Transparency International (TI) sagt, dass fast 75 Prozent der Länder in Osteuropa und Zentralasien in den letzten zehn Jahren zurückgegangen sind oder wenig bis gar keine Fortschritte gemacht haben, da das Korruptionsniveau weltweit „stillsteht“.
„Verwurzelter Autoritarismus“ in Osteuropa und Zentralasien führte 2021 zu mehr Korruption
Transparency International (TI) sagt, dass fast 75 Prozent der Länder in Osteuropa und Zentralasien in den letzten zehn Jahren zurückgegangen sind oder wenig bis gar keine Fortschritte gemacht haben, da das Korruptionsniveau weltweit „stillsteht“, was den „Teufelskreis“ von zeigt zunehmender Autoritarismus, Menschenrechtsverletzungen und Korruption.
The year 2021 was “devastating for civil rights” across Eastern Europe and Central Asia, where corrupt political leaders “repress all dissent — from opposition parties to activists and the press,” TI Central Asia regional adviser Altynai Myrzabekova said in a statement on January 25 as the Berlin-based corruption watchdog published its 2021 Corruption Perceptions Index (CPI).
“While doing little to combat the COVID-19 pandemic’s impact on the population, governments have utilized it to further curb rights and freedoms, further entrenching authoritarianism,” Myrzabekova added.
The CPI ranks 180 countries and territories by their perceived levels of public-sector corruption using data from 13 external sources, including the World Bank, World Economic Forum, consulting companies, and think tanks. The lower the number on its 0-100 scale, the more corrupt a country is perceived to be.
The CPI global average remained unchanged at 43 for the 10th year in a row, and two-thirds of countries scored below 50.
According to TI, countries that violate civil liberties consistently score lower on the index, and “complacency in fighting corruption exacerbates human rights abuses and undermines democracy, setting off a vicious spiral” that leads to even higher levels of corruption.
Somalia (13), Syria (13), and South Sudan (11) remain at the bottom of the index. The top countries are Denmark (88), Finland (88), and New Zealand (88), followed by Singapore and seven Western and Northern European countries.
Turkmenistan (19), Tajikistan (25), and Kyrgyzstan (27) are the lowest in Eastern Europe and Central Asia, a region where the average score holds at a “very low” 36.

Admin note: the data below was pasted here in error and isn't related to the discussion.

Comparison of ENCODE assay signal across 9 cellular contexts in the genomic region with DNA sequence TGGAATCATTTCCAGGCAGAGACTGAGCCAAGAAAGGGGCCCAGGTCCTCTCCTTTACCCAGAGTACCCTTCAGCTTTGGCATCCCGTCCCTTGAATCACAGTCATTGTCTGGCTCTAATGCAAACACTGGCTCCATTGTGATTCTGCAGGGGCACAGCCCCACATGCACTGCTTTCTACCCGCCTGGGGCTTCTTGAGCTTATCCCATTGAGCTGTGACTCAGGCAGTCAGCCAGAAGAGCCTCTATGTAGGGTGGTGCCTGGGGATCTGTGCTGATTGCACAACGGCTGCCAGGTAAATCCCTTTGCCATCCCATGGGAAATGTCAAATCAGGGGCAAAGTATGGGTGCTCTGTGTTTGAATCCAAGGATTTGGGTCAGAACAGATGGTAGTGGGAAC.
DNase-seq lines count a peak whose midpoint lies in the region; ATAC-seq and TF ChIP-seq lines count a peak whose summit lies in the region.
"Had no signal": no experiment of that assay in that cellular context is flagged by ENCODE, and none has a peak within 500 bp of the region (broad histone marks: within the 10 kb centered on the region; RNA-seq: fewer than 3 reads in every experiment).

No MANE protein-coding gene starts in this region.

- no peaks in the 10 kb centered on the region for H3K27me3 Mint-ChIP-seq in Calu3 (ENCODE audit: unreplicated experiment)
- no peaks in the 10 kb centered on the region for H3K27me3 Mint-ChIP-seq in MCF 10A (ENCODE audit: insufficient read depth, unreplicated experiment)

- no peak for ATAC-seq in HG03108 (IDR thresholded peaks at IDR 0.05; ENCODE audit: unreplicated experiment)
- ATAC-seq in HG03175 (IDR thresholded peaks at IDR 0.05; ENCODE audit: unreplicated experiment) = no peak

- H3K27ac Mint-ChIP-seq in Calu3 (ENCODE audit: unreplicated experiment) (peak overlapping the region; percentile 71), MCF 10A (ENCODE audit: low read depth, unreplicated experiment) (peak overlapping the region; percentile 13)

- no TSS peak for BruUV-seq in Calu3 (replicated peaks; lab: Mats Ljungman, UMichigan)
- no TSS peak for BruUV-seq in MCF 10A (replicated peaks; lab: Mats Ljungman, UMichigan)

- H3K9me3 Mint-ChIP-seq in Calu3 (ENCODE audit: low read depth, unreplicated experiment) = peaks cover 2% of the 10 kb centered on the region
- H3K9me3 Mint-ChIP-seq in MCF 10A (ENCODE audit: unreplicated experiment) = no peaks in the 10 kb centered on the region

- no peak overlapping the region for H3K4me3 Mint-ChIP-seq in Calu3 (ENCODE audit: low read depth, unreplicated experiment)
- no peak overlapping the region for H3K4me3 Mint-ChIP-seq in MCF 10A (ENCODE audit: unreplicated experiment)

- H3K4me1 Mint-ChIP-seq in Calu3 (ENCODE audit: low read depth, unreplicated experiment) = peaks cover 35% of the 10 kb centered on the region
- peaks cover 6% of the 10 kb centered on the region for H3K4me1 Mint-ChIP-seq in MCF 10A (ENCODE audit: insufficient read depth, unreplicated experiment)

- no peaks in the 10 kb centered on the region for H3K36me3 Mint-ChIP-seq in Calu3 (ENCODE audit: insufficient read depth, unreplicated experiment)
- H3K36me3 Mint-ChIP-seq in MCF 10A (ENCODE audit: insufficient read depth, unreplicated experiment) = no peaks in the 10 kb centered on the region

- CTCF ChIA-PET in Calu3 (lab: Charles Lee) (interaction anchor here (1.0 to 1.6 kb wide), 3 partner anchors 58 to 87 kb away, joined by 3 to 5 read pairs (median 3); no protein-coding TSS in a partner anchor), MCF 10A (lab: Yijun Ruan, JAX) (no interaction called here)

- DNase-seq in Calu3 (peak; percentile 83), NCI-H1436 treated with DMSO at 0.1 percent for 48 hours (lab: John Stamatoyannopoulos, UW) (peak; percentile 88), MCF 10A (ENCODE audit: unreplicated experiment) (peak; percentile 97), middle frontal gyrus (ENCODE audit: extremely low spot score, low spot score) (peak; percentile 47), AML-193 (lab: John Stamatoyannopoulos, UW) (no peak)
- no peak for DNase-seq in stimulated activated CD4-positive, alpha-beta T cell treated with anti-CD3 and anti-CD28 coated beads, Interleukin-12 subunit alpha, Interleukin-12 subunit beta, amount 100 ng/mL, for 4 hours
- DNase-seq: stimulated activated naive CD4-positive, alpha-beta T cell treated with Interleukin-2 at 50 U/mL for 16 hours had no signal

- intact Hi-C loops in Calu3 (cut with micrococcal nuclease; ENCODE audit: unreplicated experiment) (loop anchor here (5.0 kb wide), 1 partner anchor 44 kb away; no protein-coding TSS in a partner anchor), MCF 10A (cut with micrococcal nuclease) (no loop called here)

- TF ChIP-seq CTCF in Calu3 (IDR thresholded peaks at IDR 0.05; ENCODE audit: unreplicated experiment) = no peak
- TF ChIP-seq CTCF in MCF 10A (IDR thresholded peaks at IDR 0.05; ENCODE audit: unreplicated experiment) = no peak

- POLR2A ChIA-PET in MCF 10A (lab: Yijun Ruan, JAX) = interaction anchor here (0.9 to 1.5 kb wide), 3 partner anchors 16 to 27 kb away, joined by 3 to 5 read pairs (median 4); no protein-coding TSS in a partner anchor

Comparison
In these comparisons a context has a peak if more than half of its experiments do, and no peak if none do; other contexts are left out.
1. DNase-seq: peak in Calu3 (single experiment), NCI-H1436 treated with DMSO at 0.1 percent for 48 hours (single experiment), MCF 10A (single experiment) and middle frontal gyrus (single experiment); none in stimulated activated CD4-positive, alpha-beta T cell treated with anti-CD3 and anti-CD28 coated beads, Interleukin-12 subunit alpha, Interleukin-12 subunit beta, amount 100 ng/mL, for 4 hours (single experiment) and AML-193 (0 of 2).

Georgia (55), Armenia (49), and Montenegro (46) lead in Eastern Europe and Central Asia and are the only three countries in the region that score above the global average.
Several countries in Eastern Europe and Central Asia “illustrate the deadly effects of corruption and authoritarianism,” with their leaders using “undemocratic practices to protect themselves from prosecution and further concentrate their wealth and power,” TI said.
For instance, Belarus (41), where strongman Alyaksandr Lukashenka violently repressed nationwide protests over the presidential election in August 2020 and has clamped down on free speech and peaceful assembly, saw its CPI score drop by six points since last year.
Russia’s score remains at a low 29, while “corruption and human rights abuses remain the norm across the country,” TI said.
The government of Azerbaijan (30) also “cracked down on dissenting voices and inhibited the free press.”
Kazakhstan (37) lost one point since last year, amid allegations of corruption by former President Nursultan Nazarbaev’s family.
The protests that rocked the Central Asian country earlier this month show that it is “imperative” to address corruption in the oil and gas sector, law enforcement, and the judiciary, as well as “opening up civil society space.”
Serbia (38), where the government “maintains control by influencing the media, harassing independent critics, and holding unfair elections,” remains at its lowest score since 2012.
Elsewhere in the Western Balkans, Kosovo and North Macedonia each had a score of 39, with Bosnia-Herzegovina at 35.
As 14 countries in Eastern Europe and Central Asia have either declined or made no significant progress over the past 10 years, five countries have significantly improved their scores: Armenia (49), Belarus (41), Moldova (36), Ukraine (32), and Uzbekistan (28).
TI called on governments to act on their anti-corruption and human rights commitments and for people across the world to join together in demanding change.
“In authoritarian contexts where control over government, business, and the media rests with a few, social movements remain the last check on power,” Daniel Eriksson, TI’s chief executive officer, said.
“It is the power held by teachers, shopkeepers, students, and ordinary people from all walks of life that will ultimately deliver accountability,” he added.
In IT’s Western Europe region, which includes all the EU’s 27 member states, 26 countries have either declined or made little to no significant progress in the last decade.
Hungary (43) has backslid as the government used the COVID-19 pandemic to “further consolidate political control and restrict rights,” the watchdog said, adding that “freedom of expression has been severely limited and the media is under threat, contributing to decreased accountability and a historic low score of 43 this year,” it said.
The country and fellow EU nations Romania (45) and Bulgaria (42) remain the worst performers in the region.
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